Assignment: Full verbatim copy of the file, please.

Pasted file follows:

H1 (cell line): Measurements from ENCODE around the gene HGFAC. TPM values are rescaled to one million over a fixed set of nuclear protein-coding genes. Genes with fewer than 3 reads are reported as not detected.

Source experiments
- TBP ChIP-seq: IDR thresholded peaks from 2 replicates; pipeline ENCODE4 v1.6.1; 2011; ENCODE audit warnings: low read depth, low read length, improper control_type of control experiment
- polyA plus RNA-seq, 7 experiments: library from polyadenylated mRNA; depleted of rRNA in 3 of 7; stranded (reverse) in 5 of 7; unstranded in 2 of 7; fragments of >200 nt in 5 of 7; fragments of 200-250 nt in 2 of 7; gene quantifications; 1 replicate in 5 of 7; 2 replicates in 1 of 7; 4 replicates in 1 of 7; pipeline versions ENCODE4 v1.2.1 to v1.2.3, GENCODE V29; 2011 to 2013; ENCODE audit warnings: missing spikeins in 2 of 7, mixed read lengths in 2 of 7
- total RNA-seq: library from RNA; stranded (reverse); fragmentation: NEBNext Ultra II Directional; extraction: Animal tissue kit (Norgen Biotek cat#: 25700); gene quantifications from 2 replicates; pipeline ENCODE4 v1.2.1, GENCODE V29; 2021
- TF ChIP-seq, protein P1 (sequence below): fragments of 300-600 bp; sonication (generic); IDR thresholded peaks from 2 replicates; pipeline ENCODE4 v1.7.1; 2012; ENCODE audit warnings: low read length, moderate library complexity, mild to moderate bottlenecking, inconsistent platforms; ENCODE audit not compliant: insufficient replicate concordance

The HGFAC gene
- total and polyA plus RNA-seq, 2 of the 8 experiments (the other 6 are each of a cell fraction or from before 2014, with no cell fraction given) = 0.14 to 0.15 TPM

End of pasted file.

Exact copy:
H1 (cell line): Measurements from ENCODE around the gene HGFAC. TPM values are rescaled to one million over a fixed set of nuclear protein-coding genes. Genes with fewer than 3 reads are reported as not detected.

Source experiments
- TBP ChIP-seq: IDR thresholded peaks from 2 replicates; pipeline ENCODE4 v1.6.1; 2011; ENCODE audit warnings: low read depth, low read length, improper control_type of control experiment
- polyA plus RNA-seq, 7 experiments: library from polyadenylated mRNA; depleted of rRNA in 3 of 7; stranded (reverse) in 5 of 7; unstranded in 2 of 7; fragments of >200 nt in 5 of 7; fragments of 200-250 nt in 2 of 7; gene quantifications; 1 replicate in 5 of 7; 2 replicates in 1 of 7; 4 replicates in 1 of 7; pipeline versions ENCODE4 v1.2.1 to v1.2.3, GENCODE V29; 2011 to 2013; ENCODE audit warnings: missing spikeins in 2 of 7, mixed read lengths in 2 of 7
- total RNA-seq: library from RNA; stranded (reverse); fragmentation: NEBNext Ultra II Directional; extraction: Animal tissue kit (Norgen Biotek cat#: 25700); gene quantifications from 2 replicates; pipeline ENCODE4 v1.2.1, GENCODE V29; 2021
- TF ChIP-seq, protein P1 (sequence below): fragments of 300-600 bp; sonication (generic); IDR thresholded peaks from 2 replicates; pipeline ENCODE4 v1.7.1; 2012; ENCODE audit warnings: low read length, moderate library complexity, mild to moderate bottlenecking, inconsistent platforms; ENCODE audit not compliant: insufficient replicate concordance

The HGFAC gene
- total and polyA plus RNA-seq, 2 of the 8 experiments (the other 6 are each of a cell fraction or from before 2014, with no cell fraction given) = 0.14 to 0.15 TPM